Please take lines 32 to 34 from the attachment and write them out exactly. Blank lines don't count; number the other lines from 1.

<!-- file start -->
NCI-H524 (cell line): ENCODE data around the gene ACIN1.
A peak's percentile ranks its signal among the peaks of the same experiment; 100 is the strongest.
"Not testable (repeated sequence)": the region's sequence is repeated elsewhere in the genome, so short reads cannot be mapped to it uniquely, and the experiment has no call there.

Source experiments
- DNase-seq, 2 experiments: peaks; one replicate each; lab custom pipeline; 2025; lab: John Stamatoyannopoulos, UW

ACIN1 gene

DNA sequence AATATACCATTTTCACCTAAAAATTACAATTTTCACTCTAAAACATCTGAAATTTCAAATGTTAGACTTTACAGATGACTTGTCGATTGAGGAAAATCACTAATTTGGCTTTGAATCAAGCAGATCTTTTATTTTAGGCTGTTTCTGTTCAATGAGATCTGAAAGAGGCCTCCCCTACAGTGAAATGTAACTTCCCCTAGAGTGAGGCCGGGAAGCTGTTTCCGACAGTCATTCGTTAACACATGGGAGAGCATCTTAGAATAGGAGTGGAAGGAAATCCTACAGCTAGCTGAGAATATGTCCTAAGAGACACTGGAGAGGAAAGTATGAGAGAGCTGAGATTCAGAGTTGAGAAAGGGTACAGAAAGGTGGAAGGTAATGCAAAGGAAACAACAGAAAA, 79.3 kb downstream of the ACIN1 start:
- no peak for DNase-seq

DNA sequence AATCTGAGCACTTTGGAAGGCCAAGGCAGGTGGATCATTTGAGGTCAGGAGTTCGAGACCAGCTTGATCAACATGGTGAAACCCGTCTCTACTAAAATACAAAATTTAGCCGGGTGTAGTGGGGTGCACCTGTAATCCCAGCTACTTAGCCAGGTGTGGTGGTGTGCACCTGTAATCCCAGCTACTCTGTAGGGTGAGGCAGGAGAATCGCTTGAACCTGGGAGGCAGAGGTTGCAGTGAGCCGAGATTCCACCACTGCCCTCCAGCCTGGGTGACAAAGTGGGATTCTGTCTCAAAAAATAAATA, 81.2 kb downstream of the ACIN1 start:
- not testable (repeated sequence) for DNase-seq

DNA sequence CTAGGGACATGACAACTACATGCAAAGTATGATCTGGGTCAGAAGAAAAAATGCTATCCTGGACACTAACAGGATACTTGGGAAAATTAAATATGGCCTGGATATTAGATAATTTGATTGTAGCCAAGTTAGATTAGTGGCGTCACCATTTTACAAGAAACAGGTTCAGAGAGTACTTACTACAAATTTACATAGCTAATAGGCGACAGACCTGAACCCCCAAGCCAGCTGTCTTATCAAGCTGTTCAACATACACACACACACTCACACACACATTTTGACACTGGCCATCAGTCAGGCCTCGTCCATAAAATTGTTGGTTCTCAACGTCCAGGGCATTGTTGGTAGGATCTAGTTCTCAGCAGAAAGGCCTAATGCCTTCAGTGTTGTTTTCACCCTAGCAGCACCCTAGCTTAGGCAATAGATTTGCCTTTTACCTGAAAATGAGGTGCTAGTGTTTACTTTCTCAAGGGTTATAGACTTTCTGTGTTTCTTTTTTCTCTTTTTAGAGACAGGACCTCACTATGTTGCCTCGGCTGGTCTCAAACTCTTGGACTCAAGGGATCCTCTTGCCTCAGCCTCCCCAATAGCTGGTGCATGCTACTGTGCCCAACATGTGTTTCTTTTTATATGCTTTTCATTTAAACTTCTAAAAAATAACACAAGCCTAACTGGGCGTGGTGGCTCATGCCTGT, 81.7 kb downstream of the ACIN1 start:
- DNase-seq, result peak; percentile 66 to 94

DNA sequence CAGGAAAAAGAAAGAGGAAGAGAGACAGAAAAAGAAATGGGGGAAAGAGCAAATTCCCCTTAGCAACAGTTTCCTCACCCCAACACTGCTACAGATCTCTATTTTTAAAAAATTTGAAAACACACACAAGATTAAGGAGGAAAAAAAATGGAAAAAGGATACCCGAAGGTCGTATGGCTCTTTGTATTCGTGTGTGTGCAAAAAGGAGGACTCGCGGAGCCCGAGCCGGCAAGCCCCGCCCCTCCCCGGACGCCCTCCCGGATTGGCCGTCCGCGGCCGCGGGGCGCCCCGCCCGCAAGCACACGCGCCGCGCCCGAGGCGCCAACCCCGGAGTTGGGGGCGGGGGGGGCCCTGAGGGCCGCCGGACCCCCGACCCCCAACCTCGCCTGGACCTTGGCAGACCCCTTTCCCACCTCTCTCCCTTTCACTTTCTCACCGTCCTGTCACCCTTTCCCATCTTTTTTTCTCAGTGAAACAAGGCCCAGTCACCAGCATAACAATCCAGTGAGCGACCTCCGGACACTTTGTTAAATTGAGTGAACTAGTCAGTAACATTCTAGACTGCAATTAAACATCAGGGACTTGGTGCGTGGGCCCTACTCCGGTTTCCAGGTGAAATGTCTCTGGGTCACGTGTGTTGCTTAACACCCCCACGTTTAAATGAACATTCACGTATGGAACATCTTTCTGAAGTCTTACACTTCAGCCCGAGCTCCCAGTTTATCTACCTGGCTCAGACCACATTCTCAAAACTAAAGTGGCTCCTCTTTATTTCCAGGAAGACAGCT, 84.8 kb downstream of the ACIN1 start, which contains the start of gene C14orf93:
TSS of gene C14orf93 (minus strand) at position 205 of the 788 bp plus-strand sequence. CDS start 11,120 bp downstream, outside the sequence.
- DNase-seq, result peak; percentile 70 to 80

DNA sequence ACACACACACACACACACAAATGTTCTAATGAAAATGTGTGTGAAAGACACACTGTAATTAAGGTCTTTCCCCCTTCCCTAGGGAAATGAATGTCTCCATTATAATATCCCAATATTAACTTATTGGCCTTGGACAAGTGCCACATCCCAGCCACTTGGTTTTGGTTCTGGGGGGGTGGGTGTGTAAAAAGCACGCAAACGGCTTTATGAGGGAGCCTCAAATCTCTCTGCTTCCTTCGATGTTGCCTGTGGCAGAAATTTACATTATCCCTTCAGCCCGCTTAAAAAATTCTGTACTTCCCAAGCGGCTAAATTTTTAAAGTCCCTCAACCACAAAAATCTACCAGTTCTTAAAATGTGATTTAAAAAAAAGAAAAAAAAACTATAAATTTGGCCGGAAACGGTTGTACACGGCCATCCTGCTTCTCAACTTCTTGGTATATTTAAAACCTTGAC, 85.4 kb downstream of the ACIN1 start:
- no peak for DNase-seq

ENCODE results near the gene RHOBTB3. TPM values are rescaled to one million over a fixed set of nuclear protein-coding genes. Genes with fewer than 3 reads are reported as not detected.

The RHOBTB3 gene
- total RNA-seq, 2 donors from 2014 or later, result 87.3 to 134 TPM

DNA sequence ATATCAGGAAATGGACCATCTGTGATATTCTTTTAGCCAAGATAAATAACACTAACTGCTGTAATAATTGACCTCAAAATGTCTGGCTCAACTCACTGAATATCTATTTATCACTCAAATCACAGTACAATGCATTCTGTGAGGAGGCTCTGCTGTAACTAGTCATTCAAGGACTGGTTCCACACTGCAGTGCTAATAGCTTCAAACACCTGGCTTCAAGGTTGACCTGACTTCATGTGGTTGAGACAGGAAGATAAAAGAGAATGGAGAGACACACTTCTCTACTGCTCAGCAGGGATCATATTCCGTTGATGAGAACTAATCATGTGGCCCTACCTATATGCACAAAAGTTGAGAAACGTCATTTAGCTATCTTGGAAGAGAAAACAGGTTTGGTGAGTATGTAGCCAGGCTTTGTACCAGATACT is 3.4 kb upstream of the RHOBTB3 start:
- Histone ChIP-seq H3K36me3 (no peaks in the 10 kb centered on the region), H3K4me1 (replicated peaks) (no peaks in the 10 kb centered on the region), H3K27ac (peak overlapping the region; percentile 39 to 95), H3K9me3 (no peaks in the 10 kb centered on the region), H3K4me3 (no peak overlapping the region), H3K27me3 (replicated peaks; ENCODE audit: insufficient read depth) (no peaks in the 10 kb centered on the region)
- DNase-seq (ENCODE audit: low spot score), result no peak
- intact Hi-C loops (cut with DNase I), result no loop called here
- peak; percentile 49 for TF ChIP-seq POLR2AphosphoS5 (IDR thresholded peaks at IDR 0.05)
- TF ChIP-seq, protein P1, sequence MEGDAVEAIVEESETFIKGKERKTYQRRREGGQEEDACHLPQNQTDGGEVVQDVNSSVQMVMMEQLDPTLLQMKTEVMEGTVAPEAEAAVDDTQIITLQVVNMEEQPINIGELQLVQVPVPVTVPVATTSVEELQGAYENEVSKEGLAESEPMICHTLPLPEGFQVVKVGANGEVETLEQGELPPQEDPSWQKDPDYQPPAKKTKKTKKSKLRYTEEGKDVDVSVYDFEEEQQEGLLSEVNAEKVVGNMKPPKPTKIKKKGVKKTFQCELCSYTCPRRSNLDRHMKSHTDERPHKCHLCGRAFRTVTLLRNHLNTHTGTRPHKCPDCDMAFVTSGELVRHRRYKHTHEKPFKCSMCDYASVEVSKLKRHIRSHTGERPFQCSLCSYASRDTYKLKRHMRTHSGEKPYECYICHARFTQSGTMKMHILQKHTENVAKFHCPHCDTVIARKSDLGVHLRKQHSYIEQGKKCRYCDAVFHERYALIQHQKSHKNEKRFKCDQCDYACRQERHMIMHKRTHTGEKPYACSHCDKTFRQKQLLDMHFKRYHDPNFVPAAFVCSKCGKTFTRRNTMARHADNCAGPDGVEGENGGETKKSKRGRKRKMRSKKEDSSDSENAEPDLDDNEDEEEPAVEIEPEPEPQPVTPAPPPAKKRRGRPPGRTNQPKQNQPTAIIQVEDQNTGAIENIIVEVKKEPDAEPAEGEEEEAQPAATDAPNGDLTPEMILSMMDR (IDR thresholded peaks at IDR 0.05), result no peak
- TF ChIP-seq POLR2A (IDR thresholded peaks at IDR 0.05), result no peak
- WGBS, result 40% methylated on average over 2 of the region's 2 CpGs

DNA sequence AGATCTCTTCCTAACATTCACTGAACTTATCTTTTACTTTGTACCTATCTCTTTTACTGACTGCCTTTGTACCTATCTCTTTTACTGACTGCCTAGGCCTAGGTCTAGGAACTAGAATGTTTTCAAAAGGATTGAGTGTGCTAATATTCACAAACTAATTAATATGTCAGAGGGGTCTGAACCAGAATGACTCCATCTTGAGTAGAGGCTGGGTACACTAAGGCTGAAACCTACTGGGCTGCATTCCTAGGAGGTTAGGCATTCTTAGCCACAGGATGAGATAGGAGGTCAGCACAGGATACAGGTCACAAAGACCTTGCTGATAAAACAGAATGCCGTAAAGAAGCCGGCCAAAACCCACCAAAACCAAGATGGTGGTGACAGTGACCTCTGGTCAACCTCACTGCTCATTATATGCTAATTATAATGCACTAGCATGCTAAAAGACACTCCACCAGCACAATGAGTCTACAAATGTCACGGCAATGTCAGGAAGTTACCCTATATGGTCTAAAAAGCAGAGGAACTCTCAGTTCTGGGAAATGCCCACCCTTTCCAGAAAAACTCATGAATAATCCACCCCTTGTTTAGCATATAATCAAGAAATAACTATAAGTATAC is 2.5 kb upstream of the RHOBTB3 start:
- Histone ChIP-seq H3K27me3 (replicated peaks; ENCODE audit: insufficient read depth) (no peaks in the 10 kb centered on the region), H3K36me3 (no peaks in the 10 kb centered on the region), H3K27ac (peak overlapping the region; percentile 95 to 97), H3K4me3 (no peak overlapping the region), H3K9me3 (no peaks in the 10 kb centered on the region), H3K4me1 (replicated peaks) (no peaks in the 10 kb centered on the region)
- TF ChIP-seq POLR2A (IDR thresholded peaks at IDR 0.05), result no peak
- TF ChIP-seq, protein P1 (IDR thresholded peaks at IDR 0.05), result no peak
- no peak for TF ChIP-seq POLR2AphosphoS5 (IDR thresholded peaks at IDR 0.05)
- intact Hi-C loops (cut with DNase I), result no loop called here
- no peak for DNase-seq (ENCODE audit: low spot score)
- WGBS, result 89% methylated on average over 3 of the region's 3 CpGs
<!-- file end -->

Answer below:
- TF ChIP-seq, protein P1 (IDR thresholded peaks at IDR 0.05), result no peak
- no peak for TF ChIP-seq POLR2AphosphoS5 (IDR thresholded peaks at IDR 0.05)
- intact Hi-C loops (cut with DNase I), result no loop called here